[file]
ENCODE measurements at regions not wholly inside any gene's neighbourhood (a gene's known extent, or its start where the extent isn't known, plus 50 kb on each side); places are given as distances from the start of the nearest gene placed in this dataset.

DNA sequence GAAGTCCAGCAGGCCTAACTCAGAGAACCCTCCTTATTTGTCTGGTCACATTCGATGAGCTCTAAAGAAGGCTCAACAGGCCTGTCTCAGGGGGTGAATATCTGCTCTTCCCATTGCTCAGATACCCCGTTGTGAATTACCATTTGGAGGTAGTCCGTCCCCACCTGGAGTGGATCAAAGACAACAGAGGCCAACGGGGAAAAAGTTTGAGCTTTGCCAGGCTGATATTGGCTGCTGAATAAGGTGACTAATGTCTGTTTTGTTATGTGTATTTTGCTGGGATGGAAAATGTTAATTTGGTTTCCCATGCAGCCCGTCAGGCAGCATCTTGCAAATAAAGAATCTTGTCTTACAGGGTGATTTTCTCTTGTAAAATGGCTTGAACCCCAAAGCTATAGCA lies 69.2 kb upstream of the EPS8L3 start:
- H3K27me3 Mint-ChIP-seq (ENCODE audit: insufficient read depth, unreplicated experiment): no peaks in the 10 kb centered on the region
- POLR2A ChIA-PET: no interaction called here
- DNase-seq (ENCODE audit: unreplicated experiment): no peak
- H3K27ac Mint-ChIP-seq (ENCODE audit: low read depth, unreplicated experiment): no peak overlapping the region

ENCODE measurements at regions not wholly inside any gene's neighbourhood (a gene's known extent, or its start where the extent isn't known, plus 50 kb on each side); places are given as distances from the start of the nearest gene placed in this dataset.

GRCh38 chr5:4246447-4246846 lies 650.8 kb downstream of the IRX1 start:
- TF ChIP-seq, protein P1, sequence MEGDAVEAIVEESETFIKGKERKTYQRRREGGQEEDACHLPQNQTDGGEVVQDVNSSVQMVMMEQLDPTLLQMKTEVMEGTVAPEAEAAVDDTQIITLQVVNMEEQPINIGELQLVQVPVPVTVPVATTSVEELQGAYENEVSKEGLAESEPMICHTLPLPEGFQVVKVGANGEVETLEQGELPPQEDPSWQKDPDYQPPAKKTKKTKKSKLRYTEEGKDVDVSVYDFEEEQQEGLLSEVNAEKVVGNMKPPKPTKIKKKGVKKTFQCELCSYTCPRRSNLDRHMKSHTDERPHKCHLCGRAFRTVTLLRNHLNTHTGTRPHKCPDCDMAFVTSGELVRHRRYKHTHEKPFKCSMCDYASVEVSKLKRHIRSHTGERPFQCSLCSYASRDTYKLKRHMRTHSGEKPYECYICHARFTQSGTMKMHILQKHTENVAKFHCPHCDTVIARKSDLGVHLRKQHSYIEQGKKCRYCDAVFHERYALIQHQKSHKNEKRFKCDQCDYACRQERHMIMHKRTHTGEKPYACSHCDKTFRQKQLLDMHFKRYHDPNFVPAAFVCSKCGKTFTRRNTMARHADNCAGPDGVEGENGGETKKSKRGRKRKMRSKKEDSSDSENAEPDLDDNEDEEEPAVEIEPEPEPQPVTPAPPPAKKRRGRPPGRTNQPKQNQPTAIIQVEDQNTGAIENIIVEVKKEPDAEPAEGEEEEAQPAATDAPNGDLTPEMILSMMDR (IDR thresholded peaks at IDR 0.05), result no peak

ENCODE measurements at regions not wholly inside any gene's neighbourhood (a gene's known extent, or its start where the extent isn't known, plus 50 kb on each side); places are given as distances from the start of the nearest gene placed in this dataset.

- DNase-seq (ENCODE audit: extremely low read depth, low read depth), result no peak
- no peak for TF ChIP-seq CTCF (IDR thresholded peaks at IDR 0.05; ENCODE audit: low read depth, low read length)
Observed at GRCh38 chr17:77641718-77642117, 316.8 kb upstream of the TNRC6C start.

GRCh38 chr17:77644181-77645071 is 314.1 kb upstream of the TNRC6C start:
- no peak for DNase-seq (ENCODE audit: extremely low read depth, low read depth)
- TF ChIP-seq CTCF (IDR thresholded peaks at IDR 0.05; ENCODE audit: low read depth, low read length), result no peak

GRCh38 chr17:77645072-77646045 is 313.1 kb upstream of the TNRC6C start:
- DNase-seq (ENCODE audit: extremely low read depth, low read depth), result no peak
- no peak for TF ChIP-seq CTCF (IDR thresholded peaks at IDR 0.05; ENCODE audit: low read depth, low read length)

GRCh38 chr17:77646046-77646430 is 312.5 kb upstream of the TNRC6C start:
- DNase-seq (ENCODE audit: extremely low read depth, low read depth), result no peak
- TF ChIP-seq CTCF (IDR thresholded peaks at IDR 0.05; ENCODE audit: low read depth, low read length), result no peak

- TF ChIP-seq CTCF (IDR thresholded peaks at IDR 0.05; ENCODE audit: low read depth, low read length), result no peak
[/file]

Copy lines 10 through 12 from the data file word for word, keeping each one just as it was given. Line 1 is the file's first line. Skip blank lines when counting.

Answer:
ENCODE measurements at regions not wholly inside any gene's neighbourhood (a gene's known extent, or its start where the extent isn't known, plus 50 kb on each side); places are given as distances from the start of the nearest gene placed in this dataset.

- DNase-seq (ENCODE audit: extremely low read depth, low read depth), result no peak
- no peak for TF ChIP-seq CTCF (IDR thresholded peaks at IDR 0.05; ENCODE audit: low read depth, low read length)